I’ve gone off American comedy serials on television, partly because they’re re-runs most of the time, and also because the storylines and punchlines are boringly predictable in a very ‘American’ sort of way.

So it was quite by chance that I happened to catch a snippet of ‘Everybody Loves Raymond’, Season Two Episode Four. I got interested because I began viewing it at the point where Raymond is sitting at a piano bench with his mother, getting a music lesson.

Everybody loves Parenting

So very briefly, in this episode: Raymond’s little daughter Ally storms off huffily from a piano lesson with her grandmother (Raymond’s mother) and announces she won’t be going back ever. Her mother Debra acquiesces quite tamely, but Raymond, usually laid-back about most things, thinks they shouldn’t give up so easily. In order to inspire his daughter, he resumes lessons with his mother that he had given up (it is not quite clear why) in mid-childhood. And another parent-child, teacher-pupil dynamic begins to play out.

Raymond’s mother berates him for having forgotten so much, and vents her frustration by saying he could have gone far had he stuck with it in his youth. And Raymond begins to blame his father for not having encouraged him in his crucial years, pointing him towards sport instead. The father responds by saying that as Raymond ended up being a sports correspondent and making a living from that, he ought to be grateful.

Raymond’s mother then tells him that Raymond himself was to blame for having stopped playing, not his father. And she let him, because she didn’t want to pin her hopes on him, the way her own mother had done with her.

And to thicken the plot, Raymond’s older brother Robert is generally resentful even in adulthood of the (to him) disproportionate love and attention showered upon Raymond by their parents. He quit piano because, of all the silly reasons, he would suffer from nose-bleeds and stain the piano keys.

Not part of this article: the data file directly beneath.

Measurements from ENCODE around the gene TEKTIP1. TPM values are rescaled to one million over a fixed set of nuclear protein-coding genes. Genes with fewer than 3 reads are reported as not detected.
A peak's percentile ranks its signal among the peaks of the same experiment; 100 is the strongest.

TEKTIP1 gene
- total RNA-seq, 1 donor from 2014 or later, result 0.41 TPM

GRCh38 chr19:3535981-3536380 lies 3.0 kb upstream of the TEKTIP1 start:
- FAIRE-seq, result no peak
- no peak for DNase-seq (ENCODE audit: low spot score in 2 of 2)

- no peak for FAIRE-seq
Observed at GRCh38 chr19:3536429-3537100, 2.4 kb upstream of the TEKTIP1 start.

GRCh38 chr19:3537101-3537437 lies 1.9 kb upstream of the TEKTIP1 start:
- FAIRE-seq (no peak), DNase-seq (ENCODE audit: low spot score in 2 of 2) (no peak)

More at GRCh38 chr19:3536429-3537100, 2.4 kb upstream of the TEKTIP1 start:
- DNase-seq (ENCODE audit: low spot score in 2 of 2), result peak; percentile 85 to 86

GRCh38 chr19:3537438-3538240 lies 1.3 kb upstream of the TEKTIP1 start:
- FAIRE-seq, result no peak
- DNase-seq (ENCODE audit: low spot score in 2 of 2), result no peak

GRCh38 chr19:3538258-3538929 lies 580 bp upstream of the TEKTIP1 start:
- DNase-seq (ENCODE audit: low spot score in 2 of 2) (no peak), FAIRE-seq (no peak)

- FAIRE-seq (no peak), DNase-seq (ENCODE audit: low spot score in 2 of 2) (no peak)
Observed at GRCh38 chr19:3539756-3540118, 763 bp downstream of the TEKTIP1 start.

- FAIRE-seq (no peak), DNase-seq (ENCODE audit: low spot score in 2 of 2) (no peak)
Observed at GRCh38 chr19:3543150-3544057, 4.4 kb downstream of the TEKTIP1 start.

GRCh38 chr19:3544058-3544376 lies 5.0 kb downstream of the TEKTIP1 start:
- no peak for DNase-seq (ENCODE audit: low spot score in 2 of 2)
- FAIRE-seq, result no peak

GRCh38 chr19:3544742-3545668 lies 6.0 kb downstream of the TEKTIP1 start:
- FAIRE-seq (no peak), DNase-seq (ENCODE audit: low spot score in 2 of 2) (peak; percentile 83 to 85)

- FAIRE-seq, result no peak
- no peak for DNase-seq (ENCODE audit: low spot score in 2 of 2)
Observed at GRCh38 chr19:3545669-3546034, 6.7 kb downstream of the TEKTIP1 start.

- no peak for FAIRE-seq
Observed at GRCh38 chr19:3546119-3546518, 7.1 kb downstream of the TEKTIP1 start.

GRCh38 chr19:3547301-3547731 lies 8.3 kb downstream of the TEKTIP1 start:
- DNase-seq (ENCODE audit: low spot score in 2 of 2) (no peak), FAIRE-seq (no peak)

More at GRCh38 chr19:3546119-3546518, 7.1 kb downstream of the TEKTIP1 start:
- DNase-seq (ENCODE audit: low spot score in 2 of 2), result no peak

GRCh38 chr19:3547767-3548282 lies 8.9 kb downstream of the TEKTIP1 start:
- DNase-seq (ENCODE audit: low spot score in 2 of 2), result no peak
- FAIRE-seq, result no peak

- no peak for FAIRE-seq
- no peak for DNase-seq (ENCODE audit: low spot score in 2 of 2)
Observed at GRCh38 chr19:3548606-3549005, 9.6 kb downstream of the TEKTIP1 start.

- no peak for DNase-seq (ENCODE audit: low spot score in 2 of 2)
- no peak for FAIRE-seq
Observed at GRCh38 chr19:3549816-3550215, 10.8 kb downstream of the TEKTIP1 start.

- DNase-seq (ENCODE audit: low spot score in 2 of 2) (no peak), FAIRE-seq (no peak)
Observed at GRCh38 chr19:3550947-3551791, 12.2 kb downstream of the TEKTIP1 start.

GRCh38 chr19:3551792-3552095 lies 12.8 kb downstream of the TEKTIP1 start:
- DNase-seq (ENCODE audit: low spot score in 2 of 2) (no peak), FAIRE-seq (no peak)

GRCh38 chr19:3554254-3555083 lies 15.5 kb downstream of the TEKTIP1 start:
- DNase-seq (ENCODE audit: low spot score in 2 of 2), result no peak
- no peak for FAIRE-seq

So although this is fiction of course, we have several parent-child situations, some of them teacher-pupil as well. Chronologically we have Raymond’s grandmother and mother (example A; the demanding, over-expecting parent who overwhelms the child by setting the benchmark unreasonably high). We have Raymond’s mother and Raymond (example B; the parent/teacher who loves music very much, but doesn’t want to ruin the child’s childhood years as had happened with her). Then there’s Raymond’s father-Raymond (example C; the parent who privately thinks of music and the arts as frou-frou nonsense and wants his child to throw and catch a ball instead). Debra-Ally is example D; the new ‘enlightened’ parent who feels that if a child wants to give something up, then it’s entirely up to him/her, even at a very young age. And lastly we have Raymond-Ally, example E; the parent who somehow knew he could have been fairly proficient at music had he persisted and wants his own child to have a better chance.

This episode of ‘Everybody Loves Raymond’ is titled “Mozart”. It is probably lazy, stereotypical labelling (“if it’s about the piano, why not call it Mozart?”) but it would be interesting to look at the dynamics within the Mozart family as well. What sort of father/teacher was Leopold Mozart to his genius son Wolfgang Amadeus and daughter Nannerl? And what sort of father was the great Mozart to his own two surviving children Karl Thomas and Franz Xaver Wolfgang?